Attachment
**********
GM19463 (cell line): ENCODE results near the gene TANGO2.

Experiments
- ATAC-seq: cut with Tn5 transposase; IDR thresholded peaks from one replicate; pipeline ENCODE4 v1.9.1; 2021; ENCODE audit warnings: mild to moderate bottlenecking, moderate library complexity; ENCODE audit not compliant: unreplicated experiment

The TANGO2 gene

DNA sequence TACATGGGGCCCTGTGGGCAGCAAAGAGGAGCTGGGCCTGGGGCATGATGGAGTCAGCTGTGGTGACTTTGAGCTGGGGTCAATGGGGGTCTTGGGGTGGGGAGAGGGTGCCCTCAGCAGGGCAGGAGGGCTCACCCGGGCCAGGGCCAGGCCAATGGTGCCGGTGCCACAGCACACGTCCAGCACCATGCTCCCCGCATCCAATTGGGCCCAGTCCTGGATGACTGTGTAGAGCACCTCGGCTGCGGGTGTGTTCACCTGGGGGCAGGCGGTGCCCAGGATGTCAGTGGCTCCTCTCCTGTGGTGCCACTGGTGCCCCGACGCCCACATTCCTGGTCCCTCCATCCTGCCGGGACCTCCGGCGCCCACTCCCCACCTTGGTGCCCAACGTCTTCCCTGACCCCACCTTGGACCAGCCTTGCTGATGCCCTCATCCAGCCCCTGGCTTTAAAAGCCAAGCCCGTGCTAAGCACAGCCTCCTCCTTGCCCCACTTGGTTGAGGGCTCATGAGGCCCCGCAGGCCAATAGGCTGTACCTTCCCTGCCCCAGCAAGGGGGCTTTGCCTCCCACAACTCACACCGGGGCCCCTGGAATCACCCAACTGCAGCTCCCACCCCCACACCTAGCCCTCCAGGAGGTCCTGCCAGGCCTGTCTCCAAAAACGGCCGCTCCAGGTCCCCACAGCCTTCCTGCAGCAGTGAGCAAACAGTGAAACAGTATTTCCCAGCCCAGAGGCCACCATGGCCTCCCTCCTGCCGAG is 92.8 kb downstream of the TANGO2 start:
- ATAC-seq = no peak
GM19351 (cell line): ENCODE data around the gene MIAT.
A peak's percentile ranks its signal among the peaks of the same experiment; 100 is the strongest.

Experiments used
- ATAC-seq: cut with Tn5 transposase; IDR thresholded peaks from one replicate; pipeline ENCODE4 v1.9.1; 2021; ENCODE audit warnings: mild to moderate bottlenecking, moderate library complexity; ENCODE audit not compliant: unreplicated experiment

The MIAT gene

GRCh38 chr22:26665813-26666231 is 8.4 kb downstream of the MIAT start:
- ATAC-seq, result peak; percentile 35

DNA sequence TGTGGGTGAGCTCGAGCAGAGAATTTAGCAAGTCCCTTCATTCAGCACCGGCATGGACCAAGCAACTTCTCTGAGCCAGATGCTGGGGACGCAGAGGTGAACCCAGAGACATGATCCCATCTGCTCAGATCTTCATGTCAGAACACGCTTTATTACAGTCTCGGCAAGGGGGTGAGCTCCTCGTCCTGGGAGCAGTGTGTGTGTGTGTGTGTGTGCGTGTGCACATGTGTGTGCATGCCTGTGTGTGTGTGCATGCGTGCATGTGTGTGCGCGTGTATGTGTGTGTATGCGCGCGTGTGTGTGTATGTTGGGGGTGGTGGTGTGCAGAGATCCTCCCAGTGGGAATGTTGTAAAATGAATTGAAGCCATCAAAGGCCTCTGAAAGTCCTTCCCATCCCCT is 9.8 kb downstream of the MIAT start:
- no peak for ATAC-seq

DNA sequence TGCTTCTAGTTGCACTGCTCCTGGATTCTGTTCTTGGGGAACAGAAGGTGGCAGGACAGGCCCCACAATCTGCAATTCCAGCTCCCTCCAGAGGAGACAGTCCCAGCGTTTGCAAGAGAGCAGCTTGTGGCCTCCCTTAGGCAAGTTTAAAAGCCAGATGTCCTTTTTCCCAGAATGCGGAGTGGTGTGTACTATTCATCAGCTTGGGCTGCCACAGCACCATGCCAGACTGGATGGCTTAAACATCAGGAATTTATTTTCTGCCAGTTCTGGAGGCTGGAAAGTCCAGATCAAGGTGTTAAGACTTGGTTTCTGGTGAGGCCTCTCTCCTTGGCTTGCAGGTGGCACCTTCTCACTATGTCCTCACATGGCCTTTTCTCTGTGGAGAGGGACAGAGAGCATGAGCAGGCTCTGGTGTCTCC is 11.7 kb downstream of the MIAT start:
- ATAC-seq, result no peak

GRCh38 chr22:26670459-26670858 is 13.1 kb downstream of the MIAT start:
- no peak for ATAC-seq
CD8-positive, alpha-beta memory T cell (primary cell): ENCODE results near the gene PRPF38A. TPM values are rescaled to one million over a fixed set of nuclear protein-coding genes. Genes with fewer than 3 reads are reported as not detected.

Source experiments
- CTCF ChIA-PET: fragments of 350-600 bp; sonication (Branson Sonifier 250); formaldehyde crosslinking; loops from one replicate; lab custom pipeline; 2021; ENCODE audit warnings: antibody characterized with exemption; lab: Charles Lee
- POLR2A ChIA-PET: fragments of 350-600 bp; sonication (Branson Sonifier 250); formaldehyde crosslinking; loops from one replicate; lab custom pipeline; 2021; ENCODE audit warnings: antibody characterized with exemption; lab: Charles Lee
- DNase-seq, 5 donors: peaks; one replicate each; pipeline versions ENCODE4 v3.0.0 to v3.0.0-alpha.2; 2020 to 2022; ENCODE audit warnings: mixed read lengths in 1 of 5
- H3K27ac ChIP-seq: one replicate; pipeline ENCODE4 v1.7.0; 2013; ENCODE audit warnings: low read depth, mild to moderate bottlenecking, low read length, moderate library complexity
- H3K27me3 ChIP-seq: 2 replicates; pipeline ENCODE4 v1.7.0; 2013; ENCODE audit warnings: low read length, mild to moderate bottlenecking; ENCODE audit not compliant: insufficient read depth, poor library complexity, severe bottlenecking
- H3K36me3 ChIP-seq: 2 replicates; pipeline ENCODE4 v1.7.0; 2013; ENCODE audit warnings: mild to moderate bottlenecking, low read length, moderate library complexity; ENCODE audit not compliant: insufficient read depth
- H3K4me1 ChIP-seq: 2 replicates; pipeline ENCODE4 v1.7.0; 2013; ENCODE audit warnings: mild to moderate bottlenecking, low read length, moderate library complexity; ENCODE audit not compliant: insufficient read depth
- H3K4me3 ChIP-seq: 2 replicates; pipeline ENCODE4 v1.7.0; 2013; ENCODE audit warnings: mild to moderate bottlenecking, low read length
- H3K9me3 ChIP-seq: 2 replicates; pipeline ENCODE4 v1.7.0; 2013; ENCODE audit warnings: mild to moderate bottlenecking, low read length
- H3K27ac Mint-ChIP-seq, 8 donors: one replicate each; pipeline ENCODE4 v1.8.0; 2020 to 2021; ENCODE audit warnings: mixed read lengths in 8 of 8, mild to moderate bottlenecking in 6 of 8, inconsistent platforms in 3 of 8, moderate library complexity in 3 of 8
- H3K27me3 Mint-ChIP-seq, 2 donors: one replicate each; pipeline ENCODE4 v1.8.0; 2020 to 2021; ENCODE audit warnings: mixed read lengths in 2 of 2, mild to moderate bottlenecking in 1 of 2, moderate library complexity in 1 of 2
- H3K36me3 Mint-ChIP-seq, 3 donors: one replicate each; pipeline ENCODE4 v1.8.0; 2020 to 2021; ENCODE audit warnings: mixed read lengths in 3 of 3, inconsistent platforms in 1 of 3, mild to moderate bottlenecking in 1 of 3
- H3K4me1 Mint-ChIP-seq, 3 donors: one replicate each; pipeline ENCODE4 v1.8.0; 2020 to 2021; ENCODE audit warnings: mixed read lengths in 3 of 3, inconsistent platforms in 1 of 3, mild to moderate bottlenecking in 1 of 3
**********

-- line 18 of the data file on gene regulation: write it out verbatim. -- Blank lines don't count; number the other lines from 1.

GRCh38 chr22:26670459-26670858 is 13.1 kb downstream of the MIAT start: